Ex-seminarian finds a mission in Cape St. Claire

NEIGHBORS

October 24, 2002|By Joni Guhne | Joni Guhne,SPECIAL TO THE SUN

CHUCK SELLNER, director of the Broadneck Family Youth Center in Cape St. Claire, was on his way in 1993 to becoming an ordained Methodist minister at Wesley Seminary in Washington when he felt called to go in a different direction: mission and outreach work.

So, the 34-year-old Clinton native says, "I left the ordination process and did my own thing."

Armed with a bachelor's degree in psychology from the University of Maryland and a master's of divinity from Wesley, Sellner took a job in 1995 as youth minister at Cape St. Claire United Methodist Church.

Under his guidance, the young people at the church wanted to work with a hands-on mission for kids, but there was none in the area.

So Sellner began looking for a location, and within a year, with financial help from the dozen-member Broadneck Ministerium and supported "by every church, temple and business in Broadneck," he opened a youth center in the Cape St. Claire Shopping Center.

He was hoping for a federal grant to finance the center, but when that did not happen, he says, "The need was there, so I took a leap of faith."

The center has received county and state grants but money is always in short supply. "When we have enough money left over at the end of the month," Sellner says, "I get paid."

At the same time he went to work at the Cape St. Claire church, Sellner was running a youth crisis center in Alexandria, Va.

He left that job two years ago to concentrate on the church youth group, now nearly 40 strong, and expanding services at the youth center.

More than 500 young people are registered at the center that is located behind Rita's Italian Ice shop, facing Hilltop Drive.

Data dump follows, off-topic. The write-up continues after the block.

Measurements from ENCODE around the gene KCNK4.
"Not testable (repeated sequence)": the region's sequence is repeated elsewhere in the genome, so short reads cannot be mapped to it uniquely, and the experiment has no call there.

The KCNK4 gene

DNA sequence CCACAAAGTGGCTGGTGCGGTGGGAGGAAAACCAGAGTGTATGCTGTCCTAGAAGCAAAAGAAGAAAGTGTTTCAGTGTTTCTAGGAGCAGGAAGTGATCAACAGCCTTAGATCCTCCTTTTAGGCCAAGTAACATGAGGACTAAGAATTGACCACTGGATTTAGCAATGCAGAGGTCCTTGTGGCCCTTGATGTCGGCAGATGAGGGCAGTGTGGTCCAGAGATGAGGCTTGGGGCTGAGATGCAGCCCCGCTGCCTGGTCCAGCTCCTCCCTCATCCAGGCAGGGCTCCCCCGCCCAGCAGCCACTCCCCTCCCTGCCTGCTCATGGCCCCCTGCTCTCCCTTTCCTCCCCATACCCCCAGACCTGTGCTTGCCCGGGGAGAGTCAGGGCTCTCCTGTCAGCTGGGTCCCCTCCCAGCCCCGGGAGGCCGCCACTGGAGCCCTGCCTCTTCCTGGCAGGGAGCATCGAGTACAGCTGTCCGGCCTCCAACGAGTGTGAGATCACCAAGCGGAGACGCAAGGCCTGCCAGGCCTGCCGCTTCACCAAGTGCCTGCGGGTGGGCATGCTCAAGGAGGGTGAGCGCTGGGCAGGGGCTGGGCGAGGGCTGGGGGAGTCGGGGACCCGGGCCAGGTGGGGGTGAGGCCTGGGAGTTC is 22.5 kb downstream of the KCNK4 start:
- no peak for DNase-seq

About 20 of them, ages 10 to 17, show up each day at the center's supervised afternoon recreation sessions: 2 p.m. to 6 p.m. Monday through Thursday; 3 p.m. to 7 p.m. Friday; and 5 p.m. to 9 p.m. Sunday.

The center's twice-a-month Friday night band concerts attract as many as 100 teen-agers ages 14 to 17, says Sellner.

In a protected environment, the kids can play pingpong, pool or board games, watch TV or play video games. And, there's a lot of space to sit around and talk, Sellner adds.

Mentoring and counseling for individuals and families are offered at the center, which also provides a place for supervised visitations sponsored by the county's Family Law Division of Family Court.

For example, says Sellner, if there are allegations of abuse or similar problems in a family, one parent can drop off a child at the center for the other parent to have a monitored visitation with the child. Sellner is negotiating with the courts for a contract that will reimburse the center for this service that it now provides without pay.

One of the center's most beneficial services is its drop-in tutoring program from 2 p.m. to 6 p.m. Thursdays or by appointment. Students in grades 5 and up, usually from Broadneck High School and Magothy and Severn River middle schools, take advantage of the program.

It is facilitated by two retired teachers, Chuck Rowell, who taught chemistry at the U.S. Naval Academy, and David Williams, who taught math at Northeast and Severna Park high schools. Several older teen-agers also help tutor.

Rooms in the center are available to nonprofit groups without charge. Organizations such as Mothers Against Drunk Driving and the Boy Scouts use the space, which is also a venue for events such as the poetry reading this past weekend.

A new overhead sign at the center announces coming events.

"In terms of services, we're just getting started," says Sellner. "We started as a rec center, and have spent the last six years building our program.

"We're now where we want to be. The next step will be to be paid for our services. We get a lot of donated support. That's a strong thing."

The Broadneck Family Youth Center can be reached at 410-626-8281. For e-mail, bfyc1@aol.com.

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